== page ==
Bekaa Valley, Lebanon
On November 19th I traveled with art therapist Myra Saad and Kayany Foundation representative Firas Suqi to the Bekaa Valley in Lebanon. Situated there on land rented from local farmers are a series of tent encampments housing recent Syrian refugees. Although a relatively new foundation, Kayany is only days away from opening its third school in the region. It's a remarkable accomplishment, providing direct benefit to children, many of whom haven't been inside a classroom for up to three years.
We were granted access to one of the schools to conduct art-based interviews with two small groups of children. This was my first time working with Myra, and I'm very pleased to say that we will be continuing our partnership for the remainder of my time in Lebanon and hopefully beyond. Myra is one of a handful of art therapists working in Lebanon, and as luck would have it, she earned her MA in Expressive Therapies from Lesley University in Boston under the guidance of War-Toys consultant Dr. Julia Byers. Although she and Julia have remained close since, because of my busy work schedule before the trip, neither knew that I would be in Lebanon. It's only through a mutual friend in Beirut that we met. I immediately jumped at the opportunity to bring a devoted art therapist onto the project.
I've worked with some brilliant, well-trained professionals in the past, but Myra brings an entirely new level of expertise. The interview sessions with the children have been positive, empowering, and energetic. The results can be seen in the drawings and, more importantly, in faces of the boys and girls that participate. Despite sharing moments from their lives that were potentially traumatizing, they leave the sessions with smiles and waves.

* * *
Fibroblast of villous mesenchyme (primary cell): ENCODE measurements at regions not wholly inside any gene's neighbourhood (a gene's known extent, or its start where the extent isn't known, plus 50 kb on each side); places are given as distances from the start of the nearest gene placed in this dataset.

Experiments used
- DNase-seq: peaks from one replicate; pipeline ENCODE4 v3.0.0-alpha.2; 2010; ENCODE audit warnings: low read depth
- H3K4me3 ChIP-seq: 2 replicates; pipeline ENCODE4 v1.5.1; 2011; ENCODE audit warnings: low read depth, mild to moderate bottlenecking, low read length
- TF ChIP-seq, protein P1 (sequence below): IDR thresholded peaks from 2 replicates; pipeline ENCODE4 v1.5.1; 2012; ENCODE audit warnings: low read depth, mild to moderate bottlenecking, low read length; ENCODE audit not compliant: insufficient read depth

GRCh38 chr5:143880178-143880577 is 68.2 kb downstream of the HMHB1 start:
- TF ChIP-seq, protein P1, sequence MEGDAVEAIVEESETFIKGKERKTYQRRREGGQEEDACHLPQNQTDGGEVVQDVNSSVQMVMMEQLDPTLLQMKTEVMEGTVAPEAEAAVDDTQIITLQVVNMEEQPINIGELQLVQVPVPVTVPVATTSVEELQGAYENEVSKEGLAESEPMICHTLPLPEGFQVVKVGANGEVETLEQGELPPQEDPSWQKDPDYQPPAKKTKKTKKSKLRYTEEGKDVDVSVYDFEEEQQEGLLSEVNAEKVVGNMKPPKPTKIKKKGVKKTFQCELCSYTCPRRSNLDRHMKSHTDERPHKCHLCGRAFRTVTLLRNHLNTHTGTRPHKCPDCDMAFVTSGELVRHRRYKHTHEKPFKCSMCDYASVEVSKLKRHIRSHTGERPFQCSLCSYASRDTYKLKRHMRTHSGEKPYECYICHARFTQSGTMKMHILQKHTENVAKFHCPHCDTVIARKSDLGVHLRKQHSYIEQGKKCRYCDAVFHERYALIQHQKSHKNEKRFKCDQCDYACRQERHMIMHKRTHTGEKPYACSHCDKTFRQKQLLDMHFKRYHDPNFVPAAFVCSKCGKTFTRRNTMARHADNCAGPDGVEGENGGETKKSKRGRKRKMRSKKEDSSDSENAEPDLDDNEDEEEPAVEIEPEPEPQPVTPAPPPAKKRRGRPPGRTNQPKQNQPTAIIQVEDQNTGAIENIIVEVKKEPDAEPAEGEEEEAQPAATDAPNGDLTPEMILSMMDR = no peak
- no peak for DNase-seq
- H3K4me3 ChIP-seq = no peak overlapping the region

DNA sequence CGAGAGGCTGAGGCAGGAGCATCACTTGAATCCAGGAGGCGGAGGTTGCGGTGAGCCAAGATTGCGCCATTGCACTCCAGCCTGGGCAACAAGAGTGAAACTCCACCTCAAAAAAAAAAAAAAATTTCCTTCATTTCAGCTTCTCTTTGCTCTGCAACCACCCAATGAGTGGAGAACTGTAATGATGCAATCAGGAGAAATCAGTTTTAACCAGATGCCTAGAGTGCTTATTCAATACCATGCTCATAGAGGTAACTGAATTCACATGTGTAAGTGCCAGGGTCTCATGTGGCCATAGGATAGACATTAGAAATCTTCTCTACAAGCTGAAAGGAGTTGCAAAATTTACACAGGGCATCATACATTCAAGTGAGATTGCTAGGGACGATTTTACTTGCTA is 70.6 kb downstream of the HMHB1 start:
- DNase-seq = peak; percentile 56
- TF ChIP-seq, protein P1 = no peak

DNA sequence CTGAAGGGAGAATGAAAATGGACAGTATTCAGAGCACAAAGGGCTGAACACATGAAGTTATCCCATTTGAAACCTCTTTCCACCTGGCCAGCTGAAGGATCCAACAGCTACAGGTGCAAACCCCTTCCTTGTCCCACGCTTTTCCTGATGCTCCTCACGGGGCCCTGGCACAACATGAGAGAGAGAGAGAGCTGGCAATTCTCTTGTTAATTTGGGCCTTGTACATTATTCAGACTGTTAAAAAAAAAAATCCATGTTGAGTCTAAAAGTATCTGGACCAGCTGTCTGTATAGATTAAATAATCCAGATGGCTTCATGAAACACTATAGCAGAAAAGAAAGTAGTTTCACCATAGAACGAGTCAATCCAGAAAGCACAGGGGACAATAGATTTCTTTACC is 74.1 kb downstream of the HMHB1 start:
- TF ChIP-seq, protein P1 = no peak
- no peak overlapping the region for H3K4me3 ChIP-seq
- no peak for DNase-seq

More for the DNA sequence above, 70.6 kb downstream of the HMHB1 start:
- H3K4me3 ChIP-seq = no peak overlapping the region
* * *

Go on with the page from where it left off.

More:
Art-interviews were conducted with two groups of children, ages 8-12. Most came from middle class neighborhoods in Homs and Aleppo. Many had seen extreme hardship, losing close family members and friends. A few even had bullet scars and other signs of physical trauma. The things they witnessed came through in the drawings, often very directly. Below is a boy being shot in the leg.
Other times, it took Myra's patient interaction to learn personal stories behind the drawings. Below is a fairly innocuous scene of a girl's family at dinner in Syria. Aside from showing her longing for the safety and stability of her home, the drawing depicts the girl's last memory of her father alive. He got up from the dinner table after hearing shots outside and was killed while investigating.
The accounts are so powerful that it's taking me some time to process and decide how best to recreate them. Despite the camps being situated within sight of the Syrian border, due to the security situation and extreme danger to western media, I won't be traveling to the places shown in the children's drawings. Instead, I'll be working in areas known to them now. The important thing is to get their stories right. I feel a tremendous responsibility.
Seen below is a drawing made by a little girl of herself, Myra, and me alongside a tree. She presented it as a token of gratitude.
My sincere gratitude goes to all of the children that participated, the Kayany Foundation, Nora Jumblatt, Firas Suqi, Myra Saad, and local staff at the schools.